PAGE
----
"I loved working with John [Spencer] so much," Procter says of the beloved, late cast member who played Leo McGarry throughout the whole series. "He would invite me to his home and we would walk around his pool and he would set up this little mini obstacle course, because you always had to do everything in The West Wing at such a rapid speed." Procter remembers how Spencer would set up a spread of bagels and cream cheese alongside the mini obstacle course, and they would walk through it and run lines together over and over again until she got it just right. "We created this really nice flow with one another," she adds. "And that was entirely him, that rhythm and kindness that those two characters have for each other. He was really instrumental in making that happen. And he was so special: he did that with everybody."
When Spencer died in 2005 before the end of the show's final season, Procter remembers how his loss hit everyone hard. "John was the loveliest," she says. "He was so dedicated to making every scene the best, so when he did pass away someone said, 'Only John would would die on hiatus.'"
As for the legacy of her character, Procter is proud of how Ainsley helped push forward a different kind of image of what Southern women are like, which is something she had yet to see represented on TV. "From the moment I got the chance to audition through the entire run of it, she was very Southern, and people often miswrite Southerners, especially Southern women," she says. "I love that she was very Southern and very strong, very dedicated, very committed, but she was also able to laugh at herself, and she was very fair. To see that in a character was, for me as a young woman in Hollywood, very unusual; those were not the kind of opportunities that I was being offered, and I loved that Aaron took the time to write a woman that way, especially a young woman."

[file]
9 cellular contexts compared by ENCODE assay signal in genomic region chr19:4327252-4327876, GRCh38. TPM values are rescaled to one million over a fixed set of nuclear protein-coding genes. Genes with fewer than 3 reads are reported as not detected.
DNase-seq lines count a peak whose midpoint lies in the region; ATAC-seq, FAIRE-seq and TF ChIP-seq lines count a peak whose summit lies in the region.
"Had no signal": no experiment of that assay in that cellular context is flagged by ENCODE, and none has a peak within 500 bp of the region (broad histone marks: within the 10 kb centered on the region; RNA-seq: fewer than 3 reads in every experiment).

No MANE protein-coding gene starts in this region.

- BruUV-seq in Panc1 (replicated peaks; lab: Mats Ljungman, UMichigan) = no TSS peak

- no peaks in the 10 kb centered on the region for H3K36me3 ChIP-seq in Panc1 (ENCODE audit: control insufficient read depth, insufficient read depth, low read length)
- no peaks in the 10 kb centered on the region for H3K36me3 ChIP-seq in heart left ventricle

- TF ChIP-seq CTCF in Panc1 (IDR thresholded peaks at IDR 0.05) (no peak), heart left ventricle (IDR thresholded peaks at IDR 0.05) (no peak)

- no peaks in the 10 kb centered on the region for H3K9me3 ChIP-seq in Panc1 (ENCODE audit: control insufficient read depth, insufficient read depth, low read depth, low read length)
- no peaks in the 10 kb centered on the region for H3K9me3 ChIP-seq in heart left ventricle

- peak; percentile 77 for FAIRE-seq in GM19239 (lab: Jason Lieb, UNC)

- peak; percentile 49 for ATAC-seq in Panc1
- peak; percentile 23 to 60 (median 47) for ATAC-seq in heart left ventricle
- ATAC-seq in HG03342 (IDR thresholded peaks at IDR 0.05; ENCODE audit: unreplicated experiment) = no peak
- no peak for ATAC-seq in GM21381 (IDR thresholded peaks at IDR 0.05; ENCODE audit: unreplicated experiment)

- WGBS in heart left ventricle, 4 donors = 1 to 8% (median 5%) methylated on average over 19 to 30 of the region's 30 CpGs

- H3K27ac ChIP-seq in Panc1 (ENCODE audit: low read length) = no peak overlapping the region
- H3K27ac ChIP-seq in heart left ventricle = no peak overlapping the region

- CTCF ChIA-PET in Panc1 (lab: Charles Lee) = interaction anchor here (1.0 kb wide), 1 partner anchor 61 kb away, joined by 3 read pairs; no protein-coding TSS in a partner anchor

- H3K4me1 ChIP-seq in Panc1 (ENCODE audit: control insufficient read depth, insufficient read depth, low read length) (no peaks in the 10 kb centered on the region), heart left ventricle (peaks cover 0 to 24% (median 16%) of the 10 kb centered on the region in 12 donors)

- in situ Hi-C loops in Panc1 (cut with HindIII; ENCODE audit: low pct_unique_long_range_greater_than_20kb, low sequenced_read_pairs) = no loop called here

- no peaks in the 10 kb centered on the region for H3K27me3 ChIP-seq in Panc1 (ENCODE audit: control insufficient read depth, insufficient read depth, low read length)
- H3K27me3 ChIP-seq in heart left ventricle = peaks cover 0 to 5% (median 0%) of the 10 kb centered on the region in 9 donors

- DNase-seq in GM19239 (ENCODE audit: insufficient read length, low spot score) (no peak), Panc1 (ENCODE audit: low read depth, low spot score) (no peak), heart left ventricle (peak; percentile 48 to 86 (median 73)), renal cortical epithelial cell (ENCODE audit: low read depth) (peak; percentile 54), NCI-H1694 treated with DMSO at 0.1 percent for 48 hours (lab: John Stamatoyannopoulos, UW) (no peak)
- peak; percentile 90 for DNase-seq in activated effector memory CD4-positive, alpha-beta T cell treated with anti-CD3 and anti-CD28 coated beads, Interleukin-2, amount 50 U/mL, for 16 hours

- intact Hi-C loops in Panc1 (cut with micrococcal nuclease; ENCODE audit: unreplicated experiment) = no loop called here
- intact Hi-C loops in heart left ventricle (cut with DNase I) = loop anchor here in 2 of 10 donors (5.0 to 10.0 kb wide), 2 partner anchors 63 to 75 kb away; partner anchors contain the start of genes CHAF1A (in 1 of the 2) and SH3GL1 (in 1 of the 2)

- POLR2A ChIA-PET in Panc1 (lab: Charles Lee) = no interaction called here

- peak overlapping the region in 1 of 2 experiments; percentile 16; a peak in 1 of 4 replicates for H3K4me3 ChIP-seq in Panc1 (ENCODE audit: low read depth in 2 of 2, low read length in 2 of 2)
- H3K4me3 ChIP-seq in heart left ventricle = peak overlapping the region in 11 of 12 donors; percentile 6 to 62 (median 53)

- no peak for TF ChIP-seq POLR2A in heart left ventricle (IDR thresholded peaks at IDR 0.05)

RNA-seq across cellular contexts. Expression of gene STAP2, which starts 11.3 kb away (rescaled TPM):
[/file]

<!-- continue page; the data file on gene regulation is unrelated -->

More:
It's why Procter isn't surprised that when fans approach her on the street, they bring up her West Wing role in a different way than when they talk to her about her other best-known TV character on CSI: Miami. "I find the way people talk about Ainsley to be very endearing and special because in many ways, especially for a lot of Southerners, she represented feminism in a very real way," she says. "Because Southern women are very strong. And so when people talk about Ainsley there's an appreciation for who she was as a person who stood for something that they appreciated, whereas when people talk to me about CSI: Miami it's always about that character's relationships."
If The West Wing was on today, Procter knows it would be a very different show. But she also has high hopes for what Ainsley would be doing now. "What I would wish as a woman, I wish she would be president herself," she says. "But what do I think she's probably doing? I think it's possible that she would be helping to run the campaign of someone that she thought was incredibly gifted and wish to see in the Oval Office." And she'd definitely be urging everyone to use their voices at the polls by voting.
To register for the upcoming election and find other voting resources, visit When We All Vote, a nonprofit, nonpartisan organization dedicated to ensuring everyone is registered to vote.
For more on The West Wing cast reunion and EW's 30th anniversary, order the September issue of Entertainment Weekly now. Don't forget to subscribe for more exclusive interviews and photos, only in EW.